Midgley has an extensive background in developing innovative learning and academic administration technologies, and in successful strategic planning to launch and grow technology-related businesses on a global scale.
He has received outstanding teaching awards as a faculty member at Carnegie Mellon University and the University of Pittsburgh. Midgley was an associate professor at the United States Military Academy at West Point, N.Y., where he taught undergraduate engineering students and also directed the Academy's National Security Seminar.
Midgley is managing partner for Roland Berger Strategy Consultants, the world's leading strategy firm of European origin that serves corporations, non-profit and public institutions. Midgley focuses on the firm's global technology strategy clients.
Midgley joined Roland Berger from Commerce One, where he was vice president of knowledge services and led a team of engineers to create and deploy knowledge management software and related services.
Prior to joining Commerce One, Midgley was one of five leading Ernst & Young consulting partners who established the firm's Asia-Pacific Global Client Consulting group. He designed and led Ernst & Young's first leadership development programs for the firm's senior executives.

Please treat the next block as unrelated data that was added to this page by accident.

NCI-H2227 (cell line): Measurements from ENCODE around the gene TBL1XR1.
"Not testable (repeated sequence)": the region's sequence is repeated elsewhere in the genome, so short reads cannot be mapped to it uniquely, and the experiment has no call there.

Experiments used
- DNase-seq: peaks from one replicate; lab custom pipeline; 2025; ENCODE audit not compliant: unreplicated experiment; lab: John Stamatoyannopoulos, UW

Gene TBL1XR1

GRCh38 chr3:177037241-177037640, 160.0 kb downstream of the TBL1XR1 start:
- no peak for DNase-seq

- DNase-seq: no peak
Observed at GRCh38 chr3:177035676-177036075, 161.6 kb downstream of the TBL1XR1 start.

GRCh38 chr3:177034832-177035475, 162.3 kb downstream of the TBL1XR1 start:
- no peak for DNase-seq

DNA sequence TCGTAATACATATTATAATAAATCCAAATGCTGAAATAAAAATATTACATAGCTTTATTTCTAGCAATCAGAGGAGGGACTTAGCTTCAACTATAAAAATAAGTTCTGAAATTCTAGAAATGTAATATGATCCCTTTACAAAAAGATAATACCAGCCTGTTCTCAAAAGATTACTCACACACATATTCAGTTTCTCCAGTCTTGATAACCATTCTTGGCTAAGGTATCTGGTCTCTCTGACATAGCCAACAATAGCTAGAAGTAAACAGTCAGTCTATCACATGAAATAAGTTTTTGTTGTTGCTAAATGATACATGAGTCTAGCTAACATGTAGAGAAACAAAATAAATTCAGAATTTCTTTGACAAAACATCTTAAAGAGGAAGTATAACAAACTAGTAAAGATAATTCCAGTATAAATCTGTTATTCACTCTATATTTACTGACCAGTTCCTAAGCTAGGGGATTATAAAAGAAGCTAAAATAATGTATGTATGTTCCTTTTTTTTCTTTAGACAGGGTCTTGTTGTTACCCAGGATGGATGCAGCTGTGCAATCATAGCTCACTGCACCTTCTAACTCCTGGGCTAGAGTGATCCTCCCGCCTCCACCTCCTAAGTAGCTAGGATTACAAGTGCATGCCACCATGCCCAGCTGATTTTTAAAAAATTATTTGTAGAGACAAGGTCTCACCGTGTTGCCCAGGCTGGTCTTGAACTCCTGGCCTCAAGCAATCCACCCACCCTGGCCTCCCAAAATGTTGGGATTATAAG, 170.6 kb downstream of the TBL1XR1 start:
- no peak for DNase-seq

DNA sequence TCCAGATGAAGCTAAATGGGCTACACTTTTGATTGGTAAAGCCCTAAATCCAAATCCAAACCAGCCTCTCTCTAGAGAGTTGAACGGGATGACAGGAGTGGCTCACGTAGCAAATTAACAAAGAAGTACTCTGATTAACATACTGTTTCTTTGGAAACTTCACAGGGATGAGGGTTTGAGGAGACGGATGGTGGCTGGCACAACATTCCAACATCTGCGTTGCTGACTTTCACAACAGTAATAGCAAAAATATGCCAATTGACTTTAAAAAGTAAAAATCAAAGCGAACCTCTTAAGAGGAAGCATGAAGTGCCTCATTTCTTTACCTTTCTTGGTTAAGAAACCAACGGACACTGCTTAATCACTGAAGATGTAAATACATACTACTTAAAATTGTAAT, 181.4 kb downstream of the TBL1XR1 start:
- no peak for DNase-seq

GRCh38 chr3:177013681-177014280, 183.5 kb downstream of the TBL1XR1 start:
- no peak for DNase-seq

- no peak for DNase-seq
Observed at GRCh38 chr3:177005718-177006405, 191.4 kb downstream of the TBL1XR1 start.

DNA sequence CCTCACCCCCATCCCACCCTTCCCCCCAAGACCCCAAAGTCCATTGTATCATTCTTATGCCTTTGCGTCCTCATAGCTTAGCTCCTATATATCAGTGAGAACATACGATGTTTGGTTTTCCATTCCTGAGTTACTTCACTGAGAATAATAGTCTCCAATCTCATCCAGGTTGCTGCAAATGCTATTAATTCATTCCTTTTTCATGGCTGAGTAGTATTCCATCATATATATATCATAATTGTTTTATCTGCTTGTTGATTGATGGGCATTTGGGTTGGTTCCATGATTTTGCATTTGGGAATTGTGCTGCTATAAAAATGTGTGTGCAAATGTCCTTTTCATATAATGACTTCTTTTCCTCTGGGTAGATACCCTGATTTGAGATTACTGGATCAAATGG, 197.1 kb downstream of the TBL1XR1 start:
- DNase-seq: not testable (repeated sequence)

During his opening statement to those assembled, Midgley said, “I can't imagine a more exciting, a more important, a more meaningful challenge than leading this wonderful institution, following on the tremendous legacy of one of the most distinguished educators in America. I take up this challenge with a great deal of humility and look forward to helping this great institution reach the next level of its evolution,” he stated.
“One thing is very clear. The focus on undergraduate education of outstanding young scientists and engineers is the bedrock of the institution,” he emphasized. “It's where the faculty has focused and where they are distinguished beyond any faculty in the United States or the world.”
Midgley said Rose-Hulman's national reputation for excellence and the importance of educating scientific and technical graduates to insure America's global competitiveness were among the reasons he was attracted to Rose-Hulman.